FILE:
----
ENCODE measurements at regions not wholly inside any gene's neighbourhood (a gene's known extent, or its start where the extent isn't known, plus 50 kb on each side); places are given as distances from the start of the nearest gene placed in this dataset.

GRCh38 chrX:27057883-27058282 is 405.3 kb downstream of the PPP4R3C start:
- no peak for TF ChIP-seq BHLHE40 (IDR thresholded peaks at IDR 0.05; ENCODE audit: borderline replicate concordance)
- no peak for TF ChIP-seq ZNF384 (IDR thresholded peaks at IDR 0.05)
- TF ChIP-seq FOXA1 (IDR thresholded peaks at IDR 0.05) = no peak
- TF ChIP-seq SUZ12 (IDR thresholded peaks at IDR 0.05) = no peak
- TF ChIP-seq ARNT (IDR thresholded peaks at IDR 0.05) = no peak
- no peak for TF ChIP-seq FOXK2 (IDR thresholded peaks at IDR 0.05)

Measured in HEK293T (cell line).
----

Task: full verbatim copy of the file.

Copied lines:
ENCODE measurements at regions not wholly inside any gene's neighbourhood (a gene's known extent, or its start where the extent isn't known, plus 50 kb on each side); places are given as distances from the start of the nearest gene placed in this dataset.

GRCh38 chrX:27057883-27058282 is 405.3 kb downstream of the PPP4R3C start:
- no peak for TF ChIP-seq BHLHE40 (IDR thresholded peaks at IDR 0.05; ENCODE audit: borderline replicate concordance)
- no peak for TF ChIP-seq ZNF384 (IDR thresholded peaks at IDR 0.05)
- TF ChIP-seq FOXA1 (IDR thresholded peaks at IDR 0.05) = no peak
- TF ChIP-seq SUZ12 (IDR thresholded peaks at IDR 0.05) = no peak
- TF ChIP-seq ARNT (IDR thresholded peaks at IDR 0.05) = no peak
- no peak for TF ChIP-seq FOXK2 (IDR thresholded peaks at IDR 0.05)

Measured in HEK293T (cell line).